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Reasons to leave existing pensions where they are: with-profits pensions that expect to pay big bonuses at maturity

‘With-profits’ describes a type of investment that was offered to pension savers in the past but is now much less common.

The value of a with-profits investment is protected to some extent from the ups and downs of the financial markets and tends to rise each year through the award of annual bonuses. Often a terminal bonus is added when the policy matures, which may be some years in the future.

With-profits plans vary widely. A few are well run, such as those from Prudential, Aviva and Legal & General. However, many with-profits plans have not been well run in the past and cannot be expected to pay big bonuses in future.

Determining whether your with-profits plan has been well run in the past, and is therefore worth keeping, is not always easy. We suggest that you consider the following indicators.

First, does the company still offer with-profits policies to new customers or is it closed to new business and only involved in managing plans taken out in the past? The former category is preferable, because a firm is more likely to attract new customers if it is producing good returns for its current ones.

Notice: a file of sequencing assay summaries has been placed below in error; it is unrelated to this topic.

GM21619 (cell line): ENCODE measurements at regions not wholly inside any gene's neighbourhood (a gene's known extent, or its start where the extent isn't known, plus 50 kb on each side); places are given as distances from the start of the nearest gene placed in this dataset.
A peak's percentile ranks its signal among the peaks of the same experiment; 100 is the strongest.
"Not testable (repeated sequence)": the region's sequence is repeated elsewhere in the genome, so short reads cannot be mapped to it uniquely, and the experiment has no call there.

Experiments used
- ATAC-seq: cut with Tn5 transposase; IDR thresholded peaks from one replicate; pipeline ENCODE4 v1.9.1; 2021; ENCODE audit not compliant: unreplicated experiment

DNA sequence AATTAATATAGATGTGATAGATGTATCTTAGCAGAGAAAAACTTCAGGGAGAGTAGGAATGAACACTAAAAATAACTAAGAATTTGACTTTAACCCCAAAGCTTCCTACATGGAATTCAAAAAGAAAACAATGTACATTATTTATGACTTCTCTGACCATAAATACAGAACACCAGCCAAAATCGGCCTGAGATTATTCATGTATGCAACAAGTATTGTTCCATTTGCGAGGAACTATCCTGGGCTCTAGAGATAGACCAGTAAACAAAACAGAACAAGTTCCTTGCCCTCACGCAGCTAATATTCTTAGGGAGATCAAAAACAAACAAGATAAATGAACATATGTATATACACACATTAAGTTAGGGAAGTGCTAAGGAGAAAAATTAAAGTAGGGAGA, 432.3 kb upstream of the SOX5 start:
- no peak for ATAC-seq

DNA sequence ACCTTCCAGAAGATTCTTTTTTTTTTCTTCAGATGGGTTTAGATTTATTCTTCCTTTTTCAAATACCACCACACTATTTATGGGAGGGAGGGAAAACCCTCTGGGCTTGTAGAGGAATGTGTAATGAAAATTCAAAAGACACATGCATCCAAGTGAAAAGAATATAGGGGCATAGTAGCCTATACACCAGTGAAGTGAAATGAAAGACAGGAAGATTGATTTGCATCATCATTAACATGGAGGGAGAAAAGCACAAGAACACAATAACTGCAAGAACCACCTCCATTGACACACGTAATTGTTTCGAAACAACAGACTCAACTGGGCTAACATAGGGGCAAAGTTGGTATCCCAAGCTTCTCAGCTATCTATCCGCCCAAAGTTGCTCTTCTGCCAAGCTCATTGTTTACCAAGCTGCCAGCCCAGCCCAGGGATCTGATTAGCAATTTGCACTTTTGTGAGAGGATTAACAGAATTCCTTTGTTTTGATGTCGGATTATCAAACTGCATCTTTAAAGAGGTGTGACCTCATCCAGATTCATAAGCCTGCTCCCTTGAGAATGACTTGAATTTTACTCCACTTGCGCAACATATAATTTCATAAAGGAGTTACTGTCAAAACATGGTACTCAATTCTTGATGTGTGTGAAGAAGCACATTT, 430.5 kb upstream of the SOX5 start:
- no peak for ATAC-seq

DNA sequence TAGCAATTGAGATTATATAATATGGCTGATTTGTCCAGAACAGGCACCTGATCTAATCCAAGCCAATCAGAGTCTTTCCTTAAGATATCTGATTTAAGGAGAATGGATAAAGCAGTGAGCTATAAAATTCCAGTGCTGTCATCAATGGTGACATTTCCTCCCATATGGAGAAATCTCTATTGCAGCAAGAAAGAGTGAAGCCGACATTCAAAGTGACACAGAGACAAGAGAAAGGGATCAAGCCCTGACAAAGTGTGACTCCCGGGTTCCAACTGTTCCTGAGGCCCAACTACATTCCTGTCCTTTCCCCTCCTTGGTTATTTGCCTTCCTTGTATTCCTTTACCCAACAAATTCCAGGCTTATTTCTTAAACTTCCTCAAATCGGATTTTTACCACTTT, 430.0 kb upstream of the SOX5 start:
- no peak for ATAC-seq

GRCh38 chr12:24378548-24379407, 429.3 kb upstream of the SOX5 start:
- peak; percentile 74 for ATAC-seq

Second, find out how the with-profits plans are invested. You want at least 50% to be in shares. Some have most of their money in bonds and cash, which have less scope to rise in value over the long term.

Finally, look at the bonuses being paid on your policy. With-profits returns are generally based on two bonuses: annual bonuses, which are often guaranteed; and terminal bonuses, which aren’t guaranteed. Many with-profits funds are paying small annual bonuses, or none at all, and are relying mostly on terminal bonuses, which means there is less security and more risk of volatile returns. In other words, you want a plan with a good record of guaranteed annual bonuses.

Plans that fail these tests may be worth cashing in so that you can transfer the money to your new amalgamated pot. Ask the company whether any penalties (or so-called market value adjustments, which would reduce the value of your fund) apply before you do this.

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